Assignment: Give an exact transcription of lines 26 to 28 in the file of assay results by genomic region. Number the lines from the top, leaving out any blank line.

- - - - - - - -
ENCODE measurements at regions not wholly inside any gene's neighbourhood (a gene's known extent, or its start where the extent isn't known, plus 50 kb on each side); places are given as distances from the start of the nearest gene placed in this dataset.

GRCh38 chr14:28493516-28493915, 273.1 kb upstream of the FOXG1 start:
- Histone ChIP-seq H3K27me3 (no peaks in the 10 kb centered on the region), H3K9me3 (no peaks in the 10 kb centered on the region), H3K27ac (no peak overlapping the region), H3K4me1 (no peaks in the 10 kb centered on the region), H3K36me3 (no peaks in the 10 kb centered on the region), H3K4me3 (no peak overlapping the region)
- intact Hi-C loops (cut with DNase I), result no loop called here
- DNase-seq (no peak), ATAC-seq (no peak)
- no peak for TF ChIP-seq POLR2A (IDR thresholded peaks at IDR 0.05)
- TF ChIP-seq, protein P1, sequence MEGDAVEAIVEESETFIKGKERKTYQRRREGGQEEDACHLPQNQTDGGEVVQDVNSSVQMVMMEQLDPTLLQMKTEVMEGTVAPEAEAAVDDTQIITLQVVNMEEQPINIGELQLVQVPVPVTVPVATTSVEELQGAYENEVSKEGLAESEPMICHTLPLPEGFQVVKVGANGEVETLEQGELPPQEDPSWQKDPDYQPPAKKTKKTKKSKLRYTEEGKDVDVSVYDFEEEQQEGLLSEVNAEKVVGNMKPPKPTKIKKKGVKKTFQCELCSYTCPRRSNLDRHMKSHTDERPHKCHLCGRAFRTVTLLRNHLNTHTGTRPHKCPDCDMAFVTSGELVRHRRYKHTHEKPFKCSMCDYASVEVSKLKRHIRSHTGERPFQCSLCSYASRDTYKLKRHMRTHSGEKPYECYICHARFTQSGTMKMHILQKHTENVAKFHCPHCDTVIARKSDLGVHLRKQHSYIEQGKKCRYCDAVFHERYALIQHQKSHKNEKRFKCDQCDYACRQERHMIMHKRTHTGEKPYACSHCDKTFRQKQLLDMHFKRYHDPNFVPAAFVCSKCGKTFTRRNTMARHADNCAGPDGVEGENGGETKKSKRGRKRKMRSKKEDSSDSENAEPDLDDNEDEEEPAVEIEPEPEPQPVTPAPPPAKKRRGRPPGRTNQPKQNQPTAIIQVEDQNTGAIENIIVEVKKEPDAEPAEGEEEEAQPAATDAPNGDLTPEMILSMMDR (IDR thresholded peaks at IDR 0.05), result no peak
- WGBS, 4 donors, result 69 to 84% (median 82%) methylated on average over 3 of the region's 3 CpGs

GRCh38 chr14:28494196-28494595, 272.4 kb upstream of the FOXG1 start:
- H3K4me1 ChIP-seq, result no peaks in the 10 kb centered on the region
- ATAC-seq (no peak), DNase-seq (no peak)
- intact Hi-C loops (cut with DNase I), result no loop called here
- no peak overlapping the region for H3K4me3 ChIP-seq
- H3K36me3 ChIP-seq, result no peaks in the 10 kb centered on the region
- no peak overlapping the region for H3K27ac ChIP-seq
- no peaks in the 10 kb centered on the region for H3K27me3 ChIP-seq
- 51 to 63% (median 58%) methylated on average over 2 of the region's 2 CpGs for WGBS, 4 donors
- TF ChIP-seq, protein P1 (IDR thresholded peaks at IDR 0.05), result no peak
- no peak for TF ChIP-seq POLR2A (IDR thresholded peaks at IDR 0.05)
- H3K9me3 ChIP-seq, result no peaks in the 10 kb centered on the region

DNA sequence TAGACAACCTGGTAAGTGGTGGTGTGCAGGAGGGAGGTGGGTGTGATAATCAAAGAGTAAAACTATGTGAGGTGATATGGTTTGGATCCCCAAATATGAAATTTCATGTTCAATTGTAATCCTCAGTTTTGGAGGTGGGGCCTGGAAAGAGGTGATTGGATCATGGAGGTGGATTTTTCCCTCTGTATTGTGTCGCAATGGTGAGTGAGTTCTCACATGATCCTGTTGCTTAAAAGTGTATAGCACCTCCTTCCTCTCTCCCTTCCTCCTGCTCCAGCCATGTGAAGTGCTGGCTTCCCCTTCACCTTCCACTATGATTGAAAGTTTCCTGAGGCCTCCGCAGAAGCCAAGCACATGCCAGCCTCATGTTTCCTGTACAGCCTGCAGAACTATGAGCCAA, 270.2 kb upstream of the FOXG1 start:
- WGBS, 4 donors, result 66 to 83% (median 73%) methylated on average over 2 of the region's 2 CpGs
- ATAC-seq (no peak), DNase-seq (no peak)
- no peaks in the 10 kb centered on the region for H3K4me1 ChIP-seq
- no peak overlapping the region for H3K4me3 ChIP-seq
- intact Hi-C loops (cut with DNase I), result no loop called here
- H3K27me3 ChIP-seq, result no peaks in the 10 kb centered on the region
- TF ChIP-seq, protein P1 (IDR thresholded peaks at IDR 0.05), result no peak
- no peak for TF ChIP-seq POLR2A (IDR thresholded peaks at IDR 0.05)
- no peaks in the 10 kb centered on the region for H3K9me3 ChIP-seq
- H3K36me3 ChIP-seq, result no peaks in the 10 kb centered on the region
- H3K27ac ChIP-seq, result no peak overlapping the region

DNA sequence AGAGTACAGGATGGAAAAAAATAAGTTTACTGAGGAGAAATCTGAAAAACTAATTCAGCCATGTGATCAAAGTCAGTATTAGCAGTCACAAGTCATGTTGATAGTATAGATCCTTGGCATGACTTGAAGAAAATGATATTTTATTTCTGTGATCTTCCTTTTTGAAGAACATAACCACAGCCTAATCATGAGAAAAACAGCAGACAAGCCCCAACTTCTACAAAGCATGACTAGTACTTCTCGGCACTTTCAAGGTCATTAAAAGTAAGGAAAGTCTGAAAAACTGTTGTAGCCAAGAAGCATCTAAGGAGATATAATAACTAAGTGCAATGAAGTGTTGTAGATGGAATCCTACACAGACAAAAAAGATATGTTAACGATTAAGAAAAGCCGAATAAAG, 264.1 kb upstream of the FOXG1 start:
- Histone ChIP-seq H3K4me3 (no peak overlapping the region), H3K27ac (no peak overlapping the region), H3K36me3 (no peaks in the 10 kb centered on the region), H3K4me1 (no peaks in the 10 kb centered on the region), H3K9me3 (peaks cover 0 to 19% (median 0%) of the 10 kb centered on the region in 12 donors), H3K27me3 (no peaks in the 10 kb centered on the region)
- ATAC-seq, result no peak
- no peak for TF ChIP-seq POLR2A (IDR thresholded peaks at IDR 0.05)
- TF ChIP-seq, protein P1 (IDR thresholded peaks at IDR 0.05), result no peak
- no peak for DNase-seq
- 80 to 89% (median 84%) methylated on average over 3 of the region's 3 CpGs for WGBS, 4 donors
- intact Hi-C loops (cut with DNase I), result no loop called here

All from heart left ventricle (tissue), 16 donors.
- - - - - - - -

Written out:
- intact Hi-C loops (cut with DNase I), result no loop called here
- H3K27me3 ChIP-seq, result no peaks in the 10 kb centered on the region
- TF ChIP-seq, protein P1 (IDR thresholded peaks at IDR 0.05), result no peak